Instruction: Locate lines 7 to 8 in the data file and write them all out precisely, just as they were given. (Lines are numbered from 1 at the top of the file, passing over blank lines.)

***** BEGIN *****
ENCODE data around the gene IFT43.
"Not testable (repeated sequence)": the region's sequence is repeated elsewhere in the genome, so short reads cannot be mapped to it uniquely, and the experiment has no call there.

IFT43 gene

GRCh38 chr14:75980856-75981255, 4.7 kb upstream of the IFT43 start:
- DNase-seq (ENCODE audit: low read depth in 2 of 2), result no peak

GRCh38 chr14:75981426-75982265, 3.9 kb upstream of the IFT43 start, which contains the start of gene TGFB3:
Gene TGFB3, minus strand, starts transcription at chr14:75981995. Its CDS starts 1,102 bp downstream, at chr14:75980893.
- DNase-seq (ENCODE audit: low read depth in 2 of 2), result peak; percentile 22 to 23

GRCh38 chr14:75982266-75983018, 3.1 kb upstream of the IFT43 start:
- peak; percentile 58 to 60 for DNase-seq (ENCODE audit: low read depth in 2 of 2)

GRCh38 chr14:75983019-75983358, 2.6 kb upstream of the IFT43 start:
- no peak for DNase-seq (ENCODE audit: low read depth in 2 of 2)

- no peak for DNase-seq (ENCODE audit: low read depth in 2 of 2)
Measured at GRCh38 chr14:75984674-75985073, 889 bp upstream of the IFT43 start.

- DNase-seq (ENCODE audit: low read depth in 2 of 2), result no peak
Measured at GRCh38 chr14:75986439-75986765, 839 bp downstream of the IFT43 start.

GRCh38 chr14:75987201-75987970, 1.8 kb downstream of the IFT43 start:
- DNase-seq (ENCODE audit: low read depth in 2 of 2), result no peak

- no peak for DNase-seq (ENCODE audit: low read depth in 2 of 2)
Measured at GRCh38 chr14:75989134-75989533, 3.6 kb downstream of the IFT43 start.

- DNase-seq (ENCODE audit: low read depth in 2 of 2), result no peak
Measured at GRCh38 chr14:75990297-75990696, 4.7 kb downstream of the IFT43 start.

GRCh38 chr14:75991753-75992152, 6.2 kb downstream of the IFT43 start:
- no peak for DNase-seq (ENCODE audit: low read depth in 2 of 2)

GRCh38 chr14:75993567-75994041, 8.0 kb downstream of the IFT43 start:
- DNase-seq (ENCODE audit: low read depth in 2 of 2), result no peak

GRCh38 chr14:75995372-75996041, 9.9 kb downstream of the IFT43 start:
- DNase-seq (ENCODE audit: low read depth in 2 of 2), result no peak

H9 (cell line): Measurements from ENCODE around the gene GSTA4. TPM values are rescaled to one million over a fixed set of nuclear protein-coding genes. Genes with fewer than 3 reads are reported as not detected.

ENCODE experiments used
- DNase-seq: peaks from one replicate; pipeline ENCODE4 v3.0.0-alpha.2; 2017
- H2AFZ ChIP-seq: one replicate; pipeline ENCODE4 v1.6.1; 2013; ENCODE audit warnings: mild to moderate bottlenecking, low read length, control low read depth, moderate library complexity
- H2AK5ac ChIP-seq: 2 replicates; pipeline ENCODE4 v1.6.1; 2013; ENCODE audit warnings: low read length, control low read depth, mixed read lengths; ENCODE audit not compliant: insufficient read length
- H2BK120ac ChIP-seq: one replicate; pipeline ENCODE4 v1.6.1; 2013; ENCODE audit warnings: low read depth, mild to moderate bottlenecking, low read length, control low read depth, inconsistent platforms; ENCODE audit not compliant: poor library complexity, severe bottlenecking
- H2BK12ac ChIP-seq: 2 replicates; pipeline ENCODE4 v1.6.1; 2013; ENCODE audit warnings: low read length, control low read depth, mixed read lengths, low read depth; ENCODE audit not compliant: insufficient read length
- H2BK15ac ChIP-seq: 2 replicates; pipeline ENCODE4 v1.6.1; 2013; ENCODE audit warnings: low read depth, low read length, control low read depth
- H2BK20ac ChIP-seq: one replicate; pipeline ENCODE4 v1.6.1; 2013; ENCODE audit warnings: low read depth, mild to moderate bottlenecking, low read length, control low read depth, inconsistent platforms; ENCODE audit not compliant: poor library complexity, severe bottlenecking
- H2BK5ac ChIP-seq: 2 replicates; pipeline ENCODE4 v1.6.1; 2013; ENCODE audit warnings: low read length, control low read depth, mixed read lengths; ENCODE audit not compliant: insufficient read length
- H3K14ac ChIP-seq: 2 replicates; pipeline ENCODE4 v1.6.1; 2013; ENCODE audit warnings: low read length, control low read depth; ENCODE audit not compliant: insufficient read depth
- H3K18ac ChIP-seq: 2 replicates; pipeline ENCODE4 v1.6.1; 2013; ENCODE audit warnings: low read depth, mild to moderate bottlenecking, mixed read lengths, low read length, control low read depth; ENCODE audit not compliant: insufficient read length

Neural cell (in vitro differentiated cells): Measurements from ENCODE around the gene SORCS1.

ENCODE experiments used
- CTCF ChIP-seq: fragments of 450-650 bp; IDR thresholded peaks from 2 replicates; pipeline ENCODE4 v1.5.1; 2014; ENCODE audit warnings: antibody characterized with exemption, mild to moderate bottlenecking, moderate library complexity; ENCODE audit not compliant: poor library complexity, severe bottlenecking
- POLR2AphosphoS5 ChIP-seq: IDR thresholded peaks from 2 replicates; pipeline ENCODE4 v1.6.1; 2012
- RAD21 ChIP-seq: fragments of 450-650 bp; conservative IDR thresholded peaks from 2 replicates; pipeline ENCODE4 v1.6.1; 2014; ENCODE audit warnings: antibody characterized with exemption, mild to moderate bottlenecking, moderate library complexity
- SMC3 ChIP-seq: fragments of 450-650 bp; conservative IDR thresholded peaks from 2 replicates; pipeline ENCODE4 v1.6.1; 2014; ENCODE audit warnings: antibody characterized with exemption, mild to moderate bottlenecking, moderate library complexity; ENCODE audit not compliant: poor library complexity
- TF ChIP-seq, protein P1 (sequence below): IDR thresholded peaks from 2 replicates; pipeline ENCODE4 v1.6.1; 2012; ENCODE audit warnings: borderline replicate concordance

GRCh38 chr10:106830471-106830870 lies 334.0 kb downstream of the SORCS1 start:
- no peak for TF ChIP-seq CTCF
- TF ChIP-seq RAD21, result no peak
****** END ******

Gene TGFB3, minus strand, starts transcription at chr14:75981995. Its CDS starts 1,102 bp downstream, at chr14:75980893.
- DNase-seq (ENCODE audit: low read depth in 2 of 2), result peak; percentile 22 to 23